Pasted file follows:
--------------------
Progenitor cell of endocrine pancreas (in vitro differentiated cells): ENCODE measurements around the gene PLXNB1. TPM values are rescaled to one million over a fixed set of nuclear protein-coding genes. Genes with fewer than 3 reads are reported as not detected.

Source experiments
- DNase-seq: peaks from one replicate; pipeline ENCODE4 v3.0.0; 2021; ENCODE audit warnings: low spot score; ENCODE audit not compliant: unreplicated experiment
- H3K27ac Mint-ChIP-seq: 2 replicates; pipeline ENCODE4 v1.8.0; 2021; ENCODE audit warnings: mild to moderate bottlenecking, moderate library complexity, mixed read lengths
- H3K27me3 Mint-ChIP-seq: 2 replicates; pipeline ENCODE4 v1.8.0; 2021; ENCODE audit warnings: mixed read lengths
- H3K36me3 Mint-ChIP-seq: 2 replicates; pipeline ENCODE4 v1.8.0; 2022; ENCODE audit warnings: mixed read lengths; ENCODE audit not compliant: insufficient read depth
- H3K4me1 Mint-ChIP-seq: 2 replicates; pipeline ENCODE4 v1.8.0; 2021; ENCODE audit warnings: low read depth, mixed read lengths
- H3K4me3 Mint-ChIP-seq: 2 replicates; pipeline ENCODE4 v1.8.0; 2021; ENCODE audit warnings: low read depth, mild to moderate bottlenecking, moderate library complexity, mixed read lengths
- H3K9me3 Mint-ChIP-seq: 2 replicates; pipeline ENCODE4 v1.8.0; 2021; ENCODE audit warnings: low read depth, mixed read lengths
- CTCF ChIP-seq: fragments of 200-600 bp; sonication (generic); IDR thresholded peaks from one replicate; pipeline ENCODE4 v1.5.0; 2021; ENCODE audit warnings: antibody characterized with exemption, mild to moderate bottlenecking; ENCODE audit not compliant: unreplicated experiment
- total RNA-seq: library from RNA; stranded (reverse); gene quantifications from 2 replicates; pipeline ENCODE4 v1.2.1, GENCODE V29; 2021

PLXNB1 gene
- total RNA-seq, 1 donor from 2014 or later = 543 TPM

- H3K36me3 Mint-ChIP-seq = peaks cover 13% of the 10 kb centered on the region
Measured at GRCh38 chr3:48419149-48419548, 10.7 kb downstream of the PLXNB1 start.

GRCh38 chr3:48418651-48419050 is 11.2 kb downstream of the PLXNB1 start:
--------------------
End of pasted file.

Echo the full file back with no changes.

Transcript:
Progenitor cell of endocrine pancreas (in vitro differentiated cells): ENCODE measurements around the gene PLXNB1. TPM values are rescaled to one million over a fixed set of nuclear protein-coding genes. Genes with fewer than 3 reads are reported as not detected.

Source experiments
- DNase-seq: peaks from one replicate; pipeline ENCODE4 v3.0.0; 2021; ENCODE audit warnings: low spot score; ENCODE audit not compliant: unreplicated experiment
- H3K27ac Mint-ChIP-seq: 2 replicates; pipeline ENCODE4 v1.8.0; 2021; ENCODE audit warnings: mild to moderate bottlenecking, moderate library complexity, mixed read lengths
- H3K27me3 Mint-ChIP-seq: 2 replicates; pipeline ENCODE4 v1.8.0; 2021; ENCODE audit warnings: mixed read lengths
- H3K36me3 Mint-ChIP-seq: 2 replicates; pipeline ENCODE4 v1.8.0; 2022; ENCODE audit warnings: mixed read lengths; ENCODE audit not compliant: insufficient read depth
- H3K4me1 Mint-ChIP-seq: 2 replicates; pipeline ENCODE4 v1.8.0; 2021; ENCODE audit warnings: low read depth, mixed read lengths
- H3K4me3 Mint-ChIP-seq: 2 replicates; pipeline ENCODE4 v1.8.0; 2021; ENCODE audit warnings: low read depth, mild to moderate bottlenecking, moderate library complexity, mixed read lengths
- H3K9me3 Mint-ChIP-seq: 2 replicates; pipeline ENCODE4 v1.8.0; 2021; ENCODE audit warnings: low read depth, mixed read lengths
- CTCF ChIP-seq: fragments of 200-600 bp; sonication (generic); IDR thresholded peaks from one replicate; pipeline ENCODE4 v1.5.0; 2021; ENCODE audit warnings: antibody characterized with exemption, mild to moderate bottlenecking; ENCODE audit not compliant: unreplicated experiment
- total RNA-seq: library from RNA; stranded (reverse); gene quantifications from 2 replicates; pipeline ENCODE4 v1.2.1, GENCODE V29; 2021

PLXNB1 gene
- total RNA-seq, 1 donor from 2014 or later = 543 TPM

- H3K36me3 Mint-ChIP-seq = peaks cover 13% of the 10 kb centered on the region
Measured at GRCh38 chr3:48419149-48419548, 10.7 kb downstream of the PLXNB1 start.

GRCh38 chr3:48418651-48419050 is 11.2 kb downstream of the PLXNB1 start: